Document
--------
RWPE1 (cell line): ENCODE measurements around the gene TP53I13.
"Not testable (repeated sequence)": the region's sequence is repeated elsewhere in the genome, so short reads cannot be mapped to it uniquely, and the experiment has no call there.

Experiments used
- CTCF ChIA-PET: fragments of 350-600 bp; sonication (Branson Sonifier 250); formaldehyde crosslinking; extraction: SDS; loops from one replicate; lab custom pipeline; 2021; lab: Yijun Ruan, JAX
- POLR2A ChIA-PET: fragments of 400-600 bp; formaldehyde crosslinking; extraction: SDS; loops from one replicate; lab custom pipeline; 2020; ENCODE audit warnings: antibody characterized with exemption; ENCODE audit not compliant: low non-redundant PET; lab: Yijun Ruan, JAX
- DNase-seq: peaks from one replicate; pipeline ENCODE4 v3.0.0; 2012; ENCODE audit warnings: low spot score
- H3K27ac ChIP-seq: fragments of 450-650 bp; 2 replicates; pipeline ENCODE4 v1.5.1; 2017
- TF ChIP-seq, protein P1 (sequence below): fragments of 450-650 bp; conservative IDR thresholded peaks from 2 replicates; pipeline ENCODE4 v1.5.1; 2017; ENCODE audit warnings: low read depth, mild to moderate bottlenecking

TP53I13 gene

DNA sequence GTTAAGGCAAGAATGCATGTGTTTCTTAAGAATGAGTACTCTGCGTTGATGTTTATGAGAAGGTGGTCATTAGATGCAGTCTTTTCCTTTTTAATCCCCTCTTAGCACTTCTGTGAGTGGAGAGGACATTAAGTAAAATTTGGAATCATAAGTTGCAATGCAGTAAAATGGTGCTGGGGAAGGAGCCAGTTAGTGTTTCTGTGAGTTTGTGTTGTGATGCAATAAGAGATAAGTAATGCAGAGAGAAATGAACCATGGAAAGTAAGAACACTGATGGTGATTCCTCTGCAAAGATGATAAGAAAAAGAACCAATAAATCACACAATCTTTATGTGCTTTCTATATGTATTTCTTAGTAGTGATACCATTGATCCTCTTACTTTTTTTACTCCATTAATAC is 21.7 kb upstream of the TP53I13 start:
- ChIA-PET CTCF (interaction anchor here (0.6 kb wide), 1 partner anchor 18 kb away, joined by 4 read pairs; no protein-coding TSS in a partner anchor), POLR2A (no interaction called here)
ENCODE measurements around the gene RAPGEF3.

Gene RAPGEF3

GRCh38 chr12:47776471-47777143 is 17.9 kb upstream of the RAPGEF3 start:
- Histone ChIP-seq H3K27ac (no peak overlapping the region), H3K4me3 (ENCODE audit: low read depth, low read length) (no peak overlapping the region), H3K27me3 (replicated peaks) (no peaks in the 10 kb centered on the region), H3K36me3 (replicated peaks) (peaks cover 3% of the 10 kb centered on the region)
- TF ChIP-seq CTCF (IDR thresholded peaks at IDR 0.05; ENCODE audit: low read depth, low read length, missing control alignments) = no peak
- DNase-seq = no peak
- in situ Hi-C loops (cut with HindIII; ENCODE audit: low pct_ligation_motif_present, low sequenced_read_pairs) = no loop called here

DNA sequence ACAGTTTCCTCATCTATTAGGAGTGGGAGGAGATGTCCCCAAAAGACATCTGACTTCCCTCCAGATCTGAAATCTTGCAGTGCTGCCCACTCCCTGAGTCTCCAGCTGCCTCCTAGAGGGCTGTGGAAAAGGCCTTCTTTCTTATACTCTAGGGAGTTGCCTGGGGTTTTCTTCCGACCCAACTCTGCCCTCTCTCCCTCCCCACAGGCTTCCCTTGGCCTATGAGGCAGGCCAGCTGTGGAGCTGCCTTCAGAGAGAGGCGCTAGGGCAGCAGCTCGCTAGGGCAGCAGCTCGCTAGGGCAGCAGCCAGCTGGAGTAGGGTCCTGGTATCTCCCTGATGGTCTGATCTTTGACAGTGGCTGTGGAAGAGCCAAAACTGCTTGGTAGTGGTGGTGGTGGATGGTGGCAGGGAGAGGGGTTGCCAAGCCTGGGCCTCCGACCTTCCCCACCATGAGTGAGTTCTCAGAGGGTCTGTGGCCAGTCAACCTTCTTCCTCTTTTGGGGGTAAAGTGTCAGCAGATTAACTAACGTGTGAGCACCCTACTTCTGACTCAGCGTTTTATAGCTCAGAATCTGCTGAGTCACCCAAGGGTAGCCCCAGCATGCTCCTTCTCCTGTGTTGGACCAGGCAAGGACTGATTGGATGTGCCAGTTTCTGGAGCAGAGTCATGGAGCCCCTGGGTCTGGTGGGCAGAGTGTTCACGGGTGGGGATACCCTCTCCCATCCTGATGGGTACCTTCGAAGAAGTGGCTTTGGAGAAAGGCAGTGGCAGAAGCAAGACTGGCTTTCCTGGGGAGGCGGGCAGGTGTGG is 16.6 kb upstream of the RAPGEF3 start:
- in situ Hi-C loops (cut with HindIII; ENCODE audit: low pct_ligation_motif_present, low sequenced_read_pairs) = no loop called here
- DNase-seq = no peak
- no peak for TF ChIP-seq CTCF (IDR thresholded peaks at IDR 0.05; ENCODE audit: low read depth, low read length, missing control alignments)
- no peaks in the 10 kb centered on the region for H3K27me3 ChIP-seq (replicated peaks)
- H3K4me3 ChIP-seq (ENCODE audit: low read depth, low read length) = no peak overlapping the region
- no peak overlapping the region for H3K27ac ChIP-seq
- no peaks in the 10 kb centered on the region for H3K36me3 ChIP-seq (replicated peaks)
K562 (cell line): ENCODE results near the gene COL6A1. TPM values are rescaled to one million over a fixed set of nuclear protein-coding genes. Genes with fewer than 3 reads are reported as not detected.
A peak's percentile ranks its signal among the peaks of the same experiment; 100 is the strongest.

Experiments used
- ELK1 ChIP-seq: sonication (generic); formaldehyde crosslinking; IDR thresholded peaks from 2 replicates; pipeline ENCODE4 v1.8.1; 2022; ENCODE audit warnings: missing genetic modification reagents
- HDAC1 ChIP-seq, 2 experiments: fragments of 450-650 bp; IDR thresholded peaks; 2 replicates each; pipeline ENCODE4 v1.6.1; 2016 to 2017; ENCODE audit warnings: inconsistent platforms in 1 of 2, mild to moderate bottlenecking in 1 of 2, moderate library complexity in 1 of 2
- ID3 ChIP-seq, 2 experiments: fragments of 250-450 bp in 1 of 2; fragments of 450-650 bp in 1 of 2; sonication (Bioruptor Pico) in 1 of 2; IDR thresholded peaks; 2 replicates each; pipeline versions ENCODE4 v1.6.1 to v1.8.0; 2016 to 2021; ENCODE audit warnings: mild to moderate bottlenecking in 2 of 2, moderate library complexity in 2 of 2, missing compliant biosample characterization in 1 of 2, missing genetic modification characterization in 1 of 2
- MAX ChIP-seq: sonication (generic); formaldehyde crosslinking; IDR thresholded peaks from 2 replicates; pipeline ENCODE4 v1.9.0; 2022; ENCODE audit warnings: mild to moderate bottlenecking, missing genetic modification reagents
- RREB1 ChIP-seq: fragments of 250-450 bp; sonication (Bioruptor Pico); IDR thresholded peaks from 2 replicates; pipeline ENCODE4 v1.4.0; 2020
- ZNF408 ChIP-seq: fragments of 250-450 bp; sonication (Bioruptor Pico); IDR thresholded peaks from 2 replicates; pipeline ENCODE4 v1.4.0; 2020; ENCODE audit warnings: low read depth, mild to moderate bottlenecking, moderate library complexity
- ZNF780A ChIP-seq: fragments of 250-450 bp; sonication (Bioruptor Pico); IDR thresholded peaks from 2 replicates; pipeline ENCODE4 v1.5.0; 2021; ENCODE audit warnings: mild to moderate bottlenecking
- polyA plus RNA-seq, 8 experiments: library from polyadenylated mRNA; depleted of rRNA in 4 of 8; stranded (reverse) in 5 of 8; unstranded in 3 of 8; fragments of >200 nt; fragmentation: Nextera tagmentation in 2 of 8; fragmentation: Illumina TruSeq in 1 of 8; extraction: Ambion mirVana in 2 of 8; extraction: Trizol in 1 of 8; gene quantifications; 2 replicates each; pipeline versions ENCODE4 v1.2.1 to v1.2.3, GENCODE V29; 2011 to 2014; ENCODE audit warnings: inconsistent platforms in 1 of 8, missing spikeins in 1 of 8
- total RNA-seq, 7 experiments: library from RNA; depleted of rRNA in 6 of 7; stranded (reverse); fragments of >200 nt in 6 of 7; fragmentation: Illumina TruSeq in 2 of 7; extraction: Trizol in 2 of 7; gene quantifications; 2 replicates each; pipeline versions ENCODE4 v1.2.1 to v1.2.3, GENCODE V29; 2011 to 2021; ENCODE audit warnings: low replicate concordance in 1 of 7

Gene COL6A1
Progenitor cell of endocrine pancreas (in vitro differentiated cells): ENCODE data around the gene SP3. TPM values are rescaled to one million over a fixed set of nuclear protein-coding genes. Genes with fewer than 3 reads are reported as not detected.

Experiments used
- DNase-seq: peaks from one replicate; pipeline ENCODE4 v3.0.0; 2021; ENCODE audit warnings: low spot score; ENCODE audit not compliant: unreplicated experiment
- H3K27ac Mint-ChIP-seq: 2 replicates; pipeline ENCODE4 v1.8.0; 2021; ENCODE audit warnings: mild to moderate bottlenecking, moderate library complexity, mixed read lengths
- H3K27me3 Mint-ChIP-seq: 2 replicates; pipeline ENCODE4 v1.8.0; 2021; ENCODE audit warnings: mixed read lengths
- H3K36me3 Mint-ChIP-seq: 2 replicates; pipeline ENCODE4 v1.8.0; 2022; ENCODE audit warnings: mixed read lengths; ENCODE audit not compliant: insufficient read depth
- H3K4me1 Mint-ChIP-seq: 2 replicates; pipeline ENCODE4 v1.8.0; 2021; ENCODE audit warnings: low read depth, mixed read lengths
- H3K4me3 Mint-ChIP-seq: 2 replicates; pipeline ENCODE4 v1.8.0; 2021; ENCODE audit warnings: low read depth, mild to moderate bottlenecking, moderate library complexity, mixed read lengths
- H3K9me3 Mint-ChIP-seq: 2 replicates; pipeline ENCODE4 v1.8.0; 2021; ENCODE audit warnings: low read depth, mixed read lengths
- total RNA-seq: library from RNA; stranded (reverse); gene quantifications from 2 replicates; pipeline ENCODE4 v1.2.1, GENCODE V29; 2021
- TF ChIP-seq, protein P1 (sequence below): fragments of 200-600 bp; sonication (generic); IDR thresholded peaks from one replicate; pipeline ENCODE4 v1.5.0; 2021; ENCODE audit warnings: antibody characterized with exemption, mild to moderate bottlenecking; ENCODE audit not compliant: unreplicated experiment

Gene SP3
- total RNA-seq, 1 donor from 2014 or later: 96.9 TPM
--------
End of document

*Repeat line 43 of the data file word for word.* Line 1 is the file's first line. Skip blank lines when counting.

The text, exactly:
- H3K27ac Mint-ChIP-seq: 2 replicates; pipeline ENCODE4 v1.8.0; 2021; ENCODE audit warnings: mild to moderate bottlenecking, moderate library complexity, mixed read lengths